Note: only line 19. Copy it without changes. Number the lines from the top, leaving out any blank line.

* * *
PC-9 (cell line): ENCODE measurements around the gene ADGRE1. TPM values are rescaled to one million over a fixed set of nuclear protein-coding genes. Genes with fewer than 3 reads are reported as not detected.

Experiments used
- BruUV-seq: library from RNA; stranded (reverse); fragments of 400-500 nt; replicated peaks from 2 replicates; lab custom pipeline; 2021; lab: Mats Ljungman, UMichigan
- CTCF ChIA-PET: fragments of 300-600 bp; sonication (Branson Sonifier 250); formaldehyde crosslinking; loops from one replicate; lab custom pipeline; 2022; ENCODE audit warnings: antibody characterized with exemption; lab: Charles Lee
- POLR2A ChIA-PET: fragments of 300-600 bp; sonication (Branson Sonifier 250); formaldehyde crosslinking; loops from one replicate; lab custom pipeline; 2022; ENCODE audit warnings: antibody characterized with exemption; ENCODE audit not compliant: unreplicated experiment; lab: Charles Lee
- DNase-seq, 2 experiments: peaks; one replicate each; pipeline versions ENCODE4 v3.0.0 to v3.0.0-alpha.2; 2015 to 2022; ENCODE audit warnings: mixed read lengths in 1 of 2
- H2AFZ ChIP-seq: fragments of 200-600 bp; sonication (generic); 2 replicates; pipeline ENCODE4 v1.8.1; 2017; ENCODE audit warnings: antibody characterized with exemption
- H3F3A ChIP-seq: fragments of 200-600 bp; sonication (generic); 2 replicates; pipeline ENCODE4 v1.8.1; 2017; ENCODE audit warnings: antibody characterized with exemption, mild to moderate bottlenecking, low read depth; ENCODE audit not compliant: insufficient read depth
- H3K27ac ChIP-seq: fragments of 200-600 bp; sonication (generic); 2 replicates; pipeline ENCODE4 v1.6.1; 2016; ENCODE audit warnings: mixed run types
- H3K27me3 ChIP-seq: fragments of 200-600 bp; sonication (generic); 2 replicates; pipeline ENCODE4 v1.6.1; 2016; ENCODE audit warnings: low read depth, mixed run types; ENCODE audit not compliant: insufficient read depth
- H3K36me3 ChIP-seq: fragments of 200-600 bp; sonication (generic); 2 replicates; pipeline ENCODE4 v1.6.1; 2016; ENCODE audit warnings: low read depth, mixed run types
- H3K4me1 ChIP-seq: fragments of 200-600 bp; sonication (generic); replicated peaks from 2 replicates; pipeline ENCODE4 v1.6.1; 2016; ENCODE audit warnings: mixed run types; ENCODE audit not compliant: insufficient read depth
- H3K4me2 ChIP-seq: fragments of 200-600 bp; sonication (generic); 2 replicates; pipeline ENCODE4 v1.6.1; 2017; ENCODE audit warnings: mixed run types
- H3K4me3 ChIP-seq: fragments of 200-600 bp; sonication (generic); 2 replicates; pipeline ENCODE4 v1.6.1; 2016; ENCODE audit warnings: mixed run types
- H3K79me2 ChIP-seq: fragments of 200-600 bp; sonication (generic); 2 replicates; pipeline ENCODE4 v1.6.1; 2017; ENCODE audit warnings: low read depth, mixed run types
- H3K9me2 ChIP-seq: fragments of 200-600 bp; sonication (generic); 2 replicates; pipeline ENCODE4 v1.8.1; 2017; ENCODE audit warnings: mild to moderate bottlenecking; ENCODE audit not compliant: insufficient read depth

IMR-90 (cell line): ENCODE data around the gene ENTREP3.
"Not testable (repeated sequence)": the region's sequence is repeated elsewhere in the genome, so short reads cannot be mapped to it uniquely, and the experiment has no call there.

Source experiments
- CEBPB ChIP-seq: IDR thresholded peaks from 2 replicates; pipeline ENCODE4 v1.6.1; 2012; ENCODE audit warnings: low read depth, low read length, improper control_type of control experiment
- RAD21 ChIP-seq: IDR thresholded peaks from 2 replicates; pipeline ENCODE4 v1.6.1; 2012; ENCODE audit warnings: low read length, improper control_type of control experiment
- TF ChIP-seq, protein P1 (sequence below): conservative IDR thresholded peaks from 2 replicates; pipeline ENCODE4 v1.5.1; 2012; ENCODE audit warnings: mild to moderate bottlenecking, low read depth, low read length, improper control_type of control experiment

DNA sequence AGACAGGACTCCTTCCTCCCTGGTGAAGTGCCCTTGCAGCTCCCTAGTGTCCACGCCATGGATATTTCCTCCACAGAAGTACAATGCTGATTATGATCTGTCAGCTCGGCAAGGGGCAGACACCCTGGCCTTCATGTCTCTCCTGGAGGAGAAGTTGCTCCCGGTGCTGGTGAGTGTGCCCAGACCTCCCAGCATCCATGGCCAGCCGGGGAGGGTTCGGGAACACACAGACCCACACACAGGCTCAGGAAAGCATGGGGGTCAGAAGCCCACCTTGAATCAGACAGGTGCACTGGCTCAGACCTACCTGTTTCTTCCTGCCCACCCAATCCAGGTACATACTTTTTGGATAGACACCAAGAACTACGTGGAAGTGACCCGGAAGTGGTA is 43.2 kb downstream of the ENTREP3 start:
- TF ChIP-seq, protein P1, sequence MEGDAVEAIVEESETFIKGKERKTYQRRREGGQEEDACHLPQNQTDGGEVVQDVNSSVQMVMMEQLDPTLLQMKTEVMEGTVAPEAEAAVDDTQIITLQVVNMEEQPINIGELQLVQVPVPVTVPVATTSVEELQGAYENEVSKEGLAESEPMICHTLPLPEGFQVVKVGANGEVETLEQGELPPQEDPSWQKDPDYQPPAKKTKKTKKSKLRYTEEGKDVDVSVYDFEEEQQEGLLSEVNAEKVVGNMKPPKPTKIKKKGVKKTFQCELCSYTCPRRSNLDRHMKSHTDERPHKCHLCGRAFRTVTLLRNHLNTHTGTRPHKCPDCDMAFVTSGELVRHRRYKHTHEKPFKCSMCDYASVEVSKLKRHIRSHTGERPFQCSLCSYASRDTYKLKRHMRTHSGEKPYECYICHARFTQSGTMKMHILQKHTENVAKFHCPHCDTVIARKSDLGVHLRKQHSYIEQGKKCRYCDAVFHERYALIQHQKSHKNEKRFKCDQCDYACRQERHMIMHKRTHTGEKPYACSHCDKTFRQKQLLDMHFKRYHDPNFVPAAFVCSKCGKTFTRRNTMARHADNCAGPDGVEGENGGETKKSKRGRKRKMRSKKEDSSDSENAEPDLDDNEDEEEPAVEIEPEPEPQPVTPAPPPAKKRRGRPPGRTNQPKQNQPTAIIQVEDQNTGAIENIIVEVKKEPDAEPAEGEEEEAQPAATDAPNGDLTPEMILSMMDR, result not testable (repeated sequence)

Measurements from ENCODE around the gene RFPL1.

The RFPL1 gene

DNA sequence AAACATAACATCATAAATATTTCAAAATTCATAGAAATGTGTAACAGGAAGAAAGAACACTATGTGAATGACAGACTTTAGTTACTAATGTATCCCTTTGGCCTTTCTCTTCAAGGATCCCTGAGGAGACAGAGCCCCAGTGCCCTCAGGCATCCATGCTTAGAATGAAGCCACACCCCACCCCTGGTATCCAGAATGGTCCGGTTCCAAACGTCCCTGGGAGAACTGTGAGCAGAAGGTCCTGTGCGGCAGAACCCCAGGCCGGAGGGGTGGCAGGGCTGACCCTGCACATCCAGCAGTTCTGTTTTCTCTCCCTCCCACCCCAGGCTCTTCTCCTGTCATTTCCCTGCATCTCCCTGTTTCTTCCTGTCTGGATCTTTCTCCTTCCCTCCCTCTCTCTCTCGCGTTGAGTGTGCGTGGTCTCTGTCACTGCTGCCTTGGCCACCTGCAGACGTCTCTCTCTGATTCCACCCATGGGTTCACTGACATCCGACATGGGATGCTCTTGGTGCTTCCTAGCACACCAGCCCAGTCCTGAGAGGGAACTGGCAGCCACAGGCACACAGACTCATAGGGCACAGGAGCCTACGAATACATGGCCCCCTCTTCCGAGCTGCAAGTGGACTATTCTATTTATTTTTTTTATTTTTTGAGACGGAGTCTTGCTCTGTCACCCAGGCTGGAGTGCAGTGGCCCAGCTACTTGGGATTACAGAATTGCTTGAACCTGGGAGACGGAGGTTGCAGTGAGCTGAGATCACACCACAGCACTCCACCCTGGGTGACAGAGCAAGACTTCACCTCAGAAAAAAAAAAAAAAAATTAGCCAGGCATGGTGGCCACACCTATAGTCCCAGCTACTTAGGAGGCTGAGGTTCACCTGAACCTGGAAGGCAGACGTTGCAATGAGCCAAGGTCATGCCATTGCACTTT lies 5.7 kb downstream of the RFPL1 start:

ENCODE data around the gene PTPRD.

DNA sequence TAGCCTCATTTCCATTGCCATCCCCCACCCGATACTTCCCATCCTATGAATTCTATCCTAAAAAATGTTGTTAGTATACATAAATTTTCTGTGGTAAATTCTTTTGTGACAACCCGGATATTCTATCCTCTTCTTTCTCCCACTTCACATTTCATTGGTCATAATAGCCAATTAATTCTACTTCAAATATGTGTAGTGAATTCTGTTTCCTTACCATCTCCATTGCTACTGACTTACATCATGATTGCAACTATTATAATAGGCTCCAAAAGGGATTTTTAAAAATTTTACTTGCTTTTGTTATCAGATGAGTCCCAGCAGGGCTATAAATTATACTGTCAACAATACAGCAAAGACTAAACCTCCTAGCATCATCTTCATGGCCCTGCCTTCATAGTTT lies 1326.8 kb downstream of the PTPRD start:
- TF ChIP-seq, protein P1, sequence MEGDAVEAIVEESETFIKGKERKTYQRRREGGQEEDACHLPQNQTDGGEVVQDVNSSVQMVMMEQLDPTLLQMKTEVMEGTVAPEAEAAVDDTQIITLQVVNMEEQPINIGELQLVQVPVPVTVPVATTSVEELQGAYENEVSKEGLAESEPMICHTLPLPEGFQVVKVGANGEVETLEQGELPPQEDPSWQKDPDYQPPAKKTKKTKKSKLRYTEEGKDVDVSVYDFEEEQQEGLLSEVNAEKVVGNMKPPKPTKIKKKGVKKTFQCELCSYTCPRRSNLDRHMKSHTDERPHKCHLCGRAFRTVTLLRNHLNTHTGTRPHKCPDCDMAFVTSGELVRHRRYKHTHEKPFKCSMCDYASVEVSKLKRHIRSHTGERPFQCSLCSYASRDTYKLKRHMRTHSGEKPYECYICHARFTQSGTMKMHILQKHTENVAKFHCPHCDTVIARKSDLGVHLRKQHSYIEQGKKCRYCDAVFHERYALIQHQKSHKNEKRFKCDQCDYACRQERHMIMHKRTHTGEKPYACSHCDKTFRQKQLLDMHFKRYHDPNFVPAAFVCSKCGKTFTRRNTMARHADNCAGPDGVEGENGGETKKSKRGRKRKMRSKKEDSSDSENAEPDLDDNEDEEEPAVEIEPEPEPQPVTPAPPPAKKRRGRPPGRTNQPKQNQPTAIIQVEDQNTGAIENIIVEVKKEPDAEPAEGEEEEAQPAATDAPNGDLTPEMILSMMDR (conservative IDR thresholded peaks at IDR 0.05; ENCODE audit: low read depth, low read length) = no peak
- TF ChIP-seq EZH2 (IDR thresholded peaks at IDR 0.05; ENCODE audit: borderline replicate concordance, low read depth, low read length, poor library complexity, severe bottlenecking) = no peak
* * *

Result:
Source experiments